Artist: Tony YayoTitle: Thoughts of a Predicate FelonRating: 3 1/2 StarsReviewed by: Houston Williams
Tony Yayo can set the tone of an album.
“Ain’t nobody talkin’ when I’m talking fellas so shut the f**k up,” barks a prison corrections officer in Any Jail, U.S.A. In the intro to Thoughts of a Predicate Felon (G-Unit/Interscope), the G-Unit soldier’s first album, Yayo courses through a person’s introduction to a stretch in jail from a full cavity search to being stripped of all personal items.
From the first track, the Domingo-produced “Homicide,” the G-Unit enforcer paints haunting imagery of the blood splattered streets of New York. But, with the pressure of following in the sales successes of 50 Cent, Young Buck and The Game, it begs the question – can Yayo maintain?
When Yayo acts as the gruff, brutal and seasoned thug that he seems to be, he crafts nothing but hood hits. This is proven on songs like “Homicide,” the Eminem-produced “Drama Setter,” “G-S**t and “Live by the Gun,” which uses Dr. Dre’s dramatic backdrop. On “Drama Setter,” which features Eminem and Obie Trice, Yayo spits, “I’ll poke you man I’m Riker’s Island Pokemon/I got C.O.’s bringin me filet mignon/ But now a n#### home looking frail in a drop/With a b#### shotgun that’s inhaling the c###/I got rocks on my neck the size of bottle tops/And got glocks in the Lex so we ride behind cops.”
Other joints like “Love My Style” give G-Unit something that typically escapes Lloyd Banks or Young Buck, but that’s a niche that makes Yayo unique in the group. He’s not afraid to scream his ad libs. Hell, he’s even doing a 2005 version of the Flavor Flav dance on stage. Yayo is no overblown hypeman, but his does bring the vigor of one.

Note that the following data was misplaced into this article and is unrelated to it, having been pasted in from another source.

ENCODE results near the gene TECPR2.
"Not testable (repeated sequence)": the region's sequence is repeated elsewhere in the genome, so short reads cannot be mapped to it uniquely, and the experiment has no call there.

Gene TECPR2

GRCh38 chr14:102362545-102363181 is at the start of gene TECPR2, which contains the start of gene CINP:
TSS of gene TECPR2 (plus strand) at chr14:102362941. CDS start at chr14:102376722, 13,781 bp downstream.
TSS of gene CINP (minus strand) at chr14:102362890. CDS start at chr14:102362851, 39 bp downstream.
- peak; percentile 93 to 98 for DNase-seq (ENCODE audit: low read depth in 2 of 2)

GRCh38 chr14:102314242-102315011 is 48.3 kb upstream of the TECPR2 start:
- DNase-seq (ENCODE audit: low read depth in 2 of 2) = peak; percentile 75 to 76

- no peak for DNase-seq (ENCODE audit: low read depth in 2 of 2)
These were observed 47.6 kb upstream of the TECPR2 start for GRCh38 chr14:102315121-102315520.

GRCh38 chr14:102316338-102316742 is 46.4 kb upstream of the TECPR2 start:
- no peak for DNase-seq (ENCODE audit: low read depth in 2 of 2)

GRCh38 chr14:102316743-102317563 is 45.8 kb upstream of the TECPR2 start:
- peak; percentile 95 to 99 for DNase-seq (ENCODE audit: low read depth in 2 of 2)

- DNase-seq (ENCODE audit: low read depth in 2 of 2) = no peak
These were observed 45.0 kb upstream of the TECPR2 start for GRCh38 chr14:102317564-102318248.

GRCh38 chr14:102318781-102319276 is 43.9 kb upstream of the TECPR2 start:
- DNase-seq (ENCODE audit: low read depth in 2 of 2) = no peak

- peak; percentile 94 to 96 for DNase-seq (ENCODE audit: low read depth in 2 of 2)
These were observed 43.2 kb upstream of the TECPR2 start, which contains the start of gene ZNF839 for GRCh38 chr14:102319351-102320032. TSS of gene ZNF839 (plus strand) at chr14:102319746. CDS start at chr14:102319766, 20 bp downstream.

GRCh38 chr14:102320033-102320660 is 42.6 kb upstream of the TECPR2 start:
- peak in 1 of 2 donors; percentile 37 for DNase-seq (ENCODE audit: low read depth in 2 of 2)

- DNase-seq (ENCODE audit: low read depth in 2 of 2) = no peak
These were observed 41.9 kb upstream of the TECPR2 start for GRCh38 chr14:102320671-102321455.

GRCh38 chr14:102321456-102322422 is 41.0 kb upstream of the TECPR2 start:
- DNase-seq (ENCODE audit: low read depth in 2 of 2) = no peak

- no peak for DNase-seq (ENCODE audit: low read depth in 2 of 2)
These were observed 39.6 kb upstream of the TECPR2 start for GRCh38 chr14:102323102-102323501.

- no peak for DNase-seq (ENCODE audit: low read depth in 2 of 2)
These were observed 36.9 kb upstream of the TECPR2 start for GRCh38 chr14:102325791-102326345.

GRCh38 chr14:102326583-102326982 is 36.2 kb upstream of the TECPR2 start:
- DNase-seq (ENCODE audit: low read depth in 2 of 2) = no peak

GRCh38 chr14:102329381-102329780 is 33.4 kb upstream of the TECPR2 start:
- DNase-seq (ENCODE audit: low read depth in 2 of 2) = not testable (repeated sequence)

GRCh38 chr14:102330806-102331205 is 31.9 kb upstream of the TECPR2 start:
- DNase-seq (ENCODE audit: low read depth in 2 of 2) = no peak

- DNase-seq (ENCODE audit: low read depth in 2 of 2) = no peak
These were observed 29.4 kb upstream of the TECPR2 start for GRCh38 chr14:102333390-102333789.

With all the jail imagery in the album art of Thoughts, one might wonder why there are so many songs about topics forbidden in jail (like women, weed and more women). Obviously, the subject matter is almost mandatory in this particular era of rap. Nevertheless, this is where the tone of Yayo’s debut goes flat. There are roughly three straight R&B/Hip-Hop songs that detract from Thoughts of a Predicate Felon and what is otherwise a solid effort. Songs like “Pimpin” are actually catchy, but lose strength when preceded by street bangers like “We Don’t Give a F**k.” Sonically, producers like MegaHertz, DJ Khalil, Studio, Havoc of Mobb Deep and Punch give Yayo all that he could ask for in beats.
Tony Yayo isn’t the best lyricist in the G-Unit, but he’s got a certain charisma that goes with experience and raw street aggression. What he may lack, he more than makes up for in personality. He’s certainly most comfortable bawling obscenities at Fat Joe than he is schmoozing with talk show host Jimmy Kimmel. But, that’s why he is the capo to 50’s mob boss position. Thoughts of a Predicate Felon is a worthwhile debut, but Yayo will need to think of a different lane to speed in if he wants his career to take flight.